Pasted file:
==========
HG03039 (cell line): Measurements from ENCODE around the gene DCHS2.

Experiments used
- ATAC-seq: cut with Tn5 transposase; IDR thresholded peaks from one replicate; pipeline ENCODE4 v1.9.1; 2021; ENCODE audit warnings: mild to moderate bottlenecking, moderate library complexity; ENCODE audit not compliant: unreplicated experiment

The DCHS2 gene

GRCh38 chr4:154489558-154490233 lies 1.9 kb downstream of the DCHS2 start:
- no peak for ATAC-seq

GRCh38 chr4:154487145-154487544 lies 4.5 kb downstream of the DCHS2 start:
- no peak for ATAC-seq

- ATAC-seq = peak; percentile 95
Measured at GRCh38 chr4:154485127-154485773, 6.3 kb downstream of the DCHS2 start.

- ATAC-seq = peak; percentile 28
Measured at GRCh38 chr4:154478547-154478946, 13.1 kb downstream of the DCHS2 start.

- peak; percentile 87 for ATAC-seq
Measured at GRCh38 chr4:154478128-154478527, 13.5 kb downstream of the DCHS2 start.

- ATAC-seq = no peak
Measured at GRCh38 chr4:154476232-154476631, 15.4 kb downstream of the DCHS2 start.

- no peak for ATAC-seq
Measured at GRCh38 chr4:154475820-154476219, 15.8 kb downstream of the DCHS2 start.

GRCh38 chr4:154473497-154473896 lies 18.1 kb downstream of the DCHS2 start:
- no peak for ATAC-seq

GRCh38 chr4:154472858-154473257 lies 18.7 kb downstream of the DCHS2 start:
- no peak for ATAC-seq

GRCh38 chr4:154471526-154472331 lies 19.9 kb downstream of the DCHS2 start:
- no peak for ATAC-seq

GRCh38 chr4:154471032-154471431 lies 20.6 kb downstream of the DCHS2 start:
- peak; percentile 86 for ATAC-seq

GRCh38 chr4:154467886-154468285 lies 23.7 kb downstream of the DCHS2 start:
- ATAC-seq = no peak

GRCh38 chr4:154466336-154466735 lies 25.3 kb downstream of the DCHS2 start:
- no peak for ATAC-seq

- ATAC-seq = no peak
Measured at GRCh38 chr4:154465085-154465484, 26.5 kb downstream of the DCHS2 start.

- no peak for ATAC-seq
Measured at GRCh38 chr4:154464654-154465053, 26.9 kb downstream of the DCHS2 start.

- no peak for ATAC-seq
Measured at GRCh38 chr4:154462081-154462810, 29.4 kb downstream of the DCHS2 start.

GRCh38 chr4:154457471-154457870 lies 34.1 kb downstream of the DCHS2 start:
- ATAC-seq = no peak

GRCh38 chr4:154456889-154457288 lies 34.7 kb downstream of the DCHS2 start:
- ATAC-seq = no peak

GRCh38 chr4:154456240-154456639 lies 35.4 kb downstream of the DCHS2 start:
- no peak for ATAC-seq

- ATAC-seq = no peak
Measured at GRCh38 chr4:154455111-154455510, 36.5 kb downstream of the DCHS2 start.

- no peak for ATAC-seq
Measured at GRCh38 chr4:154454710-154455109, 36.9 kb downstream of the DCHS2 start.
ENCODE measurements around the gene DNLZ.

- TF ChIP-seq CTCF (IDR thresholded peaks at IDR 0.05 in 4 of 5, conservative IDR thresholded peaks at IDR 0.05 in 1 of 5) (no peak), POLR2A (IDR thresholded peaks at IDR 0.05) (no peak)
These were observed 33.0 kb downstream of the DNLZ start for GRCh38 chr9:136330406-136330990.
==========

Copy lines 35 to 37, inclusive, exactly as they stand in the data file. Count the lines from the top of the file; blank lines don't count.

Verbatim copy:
- no peak for ATAC-seq
Measured at GRCh38 chr4:154462081-154462810, 29.4 kb downstream of the DCHS2 start.

GRCh38 chr4:154457471-154457870 lies 34.1 kb downstream of the DCHS2 start: